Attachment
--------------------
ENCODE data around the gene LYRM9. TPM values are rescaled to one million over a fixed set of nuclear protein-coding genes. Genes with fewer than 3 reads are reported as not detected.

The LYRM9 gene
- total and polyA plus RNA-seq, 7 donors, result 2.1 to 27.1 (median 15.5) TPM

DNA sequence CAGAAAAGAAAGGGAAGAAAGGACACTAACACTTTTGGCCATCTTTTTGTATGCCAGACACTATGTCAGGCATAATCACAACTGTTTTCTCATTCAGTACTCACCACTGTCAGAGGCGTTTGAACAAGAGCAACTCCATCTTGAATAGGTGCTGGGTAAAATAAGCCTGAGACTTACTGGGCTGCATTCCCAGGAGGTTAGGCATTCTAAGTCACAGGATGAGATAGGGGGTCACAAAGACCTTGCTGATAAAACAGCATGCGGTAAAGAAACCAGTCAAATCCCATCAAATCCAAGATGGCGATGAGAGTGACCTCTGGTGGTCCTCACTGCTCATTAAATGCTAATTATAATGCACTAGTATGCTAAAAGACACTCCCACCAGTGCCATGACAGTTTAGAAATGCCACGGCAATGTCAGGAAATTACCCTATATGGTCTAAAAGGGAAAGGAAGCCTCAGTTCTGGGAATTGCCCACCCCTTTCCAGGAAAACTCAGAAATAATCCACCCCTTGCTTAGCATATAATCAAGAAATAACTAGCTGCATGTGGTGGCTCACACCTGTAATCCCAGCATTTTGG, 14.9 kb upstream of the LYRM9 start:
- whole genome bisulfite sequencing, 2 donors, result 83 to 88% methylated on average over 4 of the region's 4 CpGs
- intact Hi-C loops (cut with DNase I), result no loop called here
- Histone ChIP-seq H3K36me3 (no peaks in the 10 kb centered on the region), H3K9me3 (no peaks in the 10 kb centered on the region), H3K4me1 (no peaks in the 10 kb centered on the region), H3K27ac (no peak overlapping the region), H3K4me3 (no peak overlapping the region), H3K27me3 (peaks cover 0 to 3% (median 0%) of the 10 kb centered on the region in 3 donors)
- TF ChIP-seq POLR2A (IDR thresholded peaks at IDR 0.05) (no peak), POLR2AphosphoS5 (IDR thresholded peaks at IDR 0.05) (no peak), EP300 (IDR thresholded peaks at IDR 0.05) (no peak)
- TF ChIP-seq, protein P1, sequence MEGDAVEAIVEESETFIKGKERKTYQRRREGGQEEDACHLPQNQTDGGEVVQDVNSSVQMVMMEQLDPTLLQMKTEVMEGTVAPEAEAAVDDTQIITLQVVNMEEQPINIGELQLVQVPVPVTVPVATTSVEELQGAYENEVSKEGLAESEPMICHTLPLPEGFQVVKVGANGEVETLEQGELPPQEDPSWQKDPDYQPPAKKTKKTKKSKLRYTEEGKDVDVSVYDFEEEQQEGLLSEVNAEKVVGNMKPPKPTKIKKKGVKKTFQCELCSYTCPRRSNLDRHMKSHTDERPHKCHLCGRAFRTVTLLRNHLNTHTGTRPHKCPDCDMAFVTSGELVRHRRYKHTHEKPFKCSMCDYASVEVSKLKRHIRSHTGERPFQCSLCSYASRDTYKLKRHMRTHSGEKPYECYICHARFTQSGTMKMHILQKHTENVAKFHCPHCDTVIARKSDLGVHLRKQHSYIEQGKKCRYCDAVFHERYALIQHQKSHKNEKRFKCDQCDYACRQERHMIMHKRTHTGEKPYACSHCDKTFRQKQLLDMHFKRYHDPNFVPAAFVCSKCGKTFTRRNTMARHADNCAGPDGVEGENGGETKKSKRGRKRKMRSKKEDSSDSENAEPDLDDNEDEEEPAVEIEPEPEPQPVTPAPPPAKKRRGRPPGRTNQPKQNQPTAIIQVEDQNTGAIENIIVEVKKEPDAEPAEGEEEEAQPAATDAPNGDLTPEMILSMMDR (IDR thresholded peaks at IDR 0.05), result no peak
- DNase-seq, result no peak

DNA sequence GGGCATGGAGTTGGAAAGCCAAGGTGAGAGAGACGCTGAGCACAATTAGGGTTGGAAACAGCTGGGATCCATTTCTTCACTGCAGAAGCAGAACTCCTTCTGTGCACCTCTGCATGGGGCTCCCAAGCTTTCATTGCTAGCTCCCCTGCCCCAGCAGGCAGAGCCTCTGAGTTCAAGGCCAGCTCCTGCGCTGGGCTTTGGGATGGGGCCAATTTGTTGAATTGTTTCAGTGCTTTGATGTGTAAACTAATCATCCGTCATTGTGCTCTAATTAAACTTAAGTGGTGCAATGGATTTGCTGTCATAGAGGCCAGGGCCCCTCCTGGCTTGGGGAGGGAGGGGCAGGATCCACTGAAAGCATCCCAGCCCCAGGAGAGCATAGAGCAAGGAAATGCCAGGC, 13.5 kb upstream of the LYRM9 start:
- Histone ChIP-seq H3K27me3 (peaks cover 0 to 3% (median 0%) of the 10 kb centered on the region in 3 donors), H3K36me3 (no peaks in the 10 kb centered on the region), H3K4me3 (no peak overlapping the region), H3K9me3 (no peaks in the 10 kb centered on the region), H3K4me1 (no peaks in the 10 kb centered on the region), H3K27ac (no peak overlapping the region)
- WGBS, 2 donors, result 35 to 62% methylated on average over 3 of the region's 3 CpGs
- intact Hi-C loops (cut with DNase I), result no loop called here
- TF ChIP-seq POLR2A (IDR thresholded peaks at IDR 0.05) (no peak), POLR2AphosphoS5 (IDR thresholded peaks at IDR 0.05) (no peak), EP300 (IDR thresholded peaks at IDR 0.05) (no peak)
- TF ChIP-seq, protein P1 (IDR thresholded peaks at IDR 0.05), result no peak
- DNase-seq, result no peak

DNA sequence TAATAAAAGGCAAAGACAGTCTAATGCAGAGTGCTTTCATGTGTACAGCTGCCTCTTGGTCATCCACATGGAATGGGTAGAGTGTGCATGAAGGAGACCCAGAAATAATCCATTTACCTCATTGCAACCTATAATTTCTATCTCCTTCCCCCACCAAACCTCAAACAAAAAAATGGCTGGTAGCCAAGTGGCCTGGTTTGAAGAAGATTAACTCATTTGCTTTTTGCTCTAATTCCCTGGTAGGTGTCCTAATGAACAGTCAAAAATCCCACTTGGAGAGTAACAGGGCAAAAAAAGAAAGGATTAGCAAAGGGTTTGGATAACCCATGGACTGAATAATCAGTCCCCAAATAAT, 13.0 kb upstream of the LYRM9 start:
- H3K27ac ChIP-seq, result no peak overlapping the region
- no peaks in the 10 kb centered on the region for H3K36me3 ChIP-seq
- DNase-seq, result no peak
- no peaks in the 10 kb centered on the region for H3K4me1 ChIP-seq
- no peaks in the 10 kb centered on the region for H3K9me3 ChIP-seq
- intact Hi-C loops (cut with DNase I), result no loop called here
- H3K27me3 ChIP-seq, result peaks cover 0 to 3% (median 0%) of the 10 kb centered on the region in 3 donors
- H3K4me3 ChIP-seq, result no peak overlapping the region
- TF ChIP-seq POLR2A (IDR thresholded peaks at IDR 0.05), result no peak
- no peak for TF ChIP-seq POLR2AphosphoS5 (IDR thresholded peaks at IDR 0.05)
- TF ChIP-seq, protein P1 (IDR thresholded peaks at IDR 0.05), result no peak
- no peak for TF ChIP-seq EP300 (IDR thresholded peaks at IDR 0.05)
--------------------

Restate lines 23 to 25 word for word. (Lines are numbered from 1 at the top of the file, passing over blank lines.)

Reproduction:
- no peaks in the 10 kb centered on the region for H3K9me3 ChIP-seq
- intact Hi-C loops (cut with DNase I), result no loop called here
- H3K27me3 ChIP-seq, result peaks cover 0 to 3% (median 0%) of the 10 kb centered on the region in 3 donors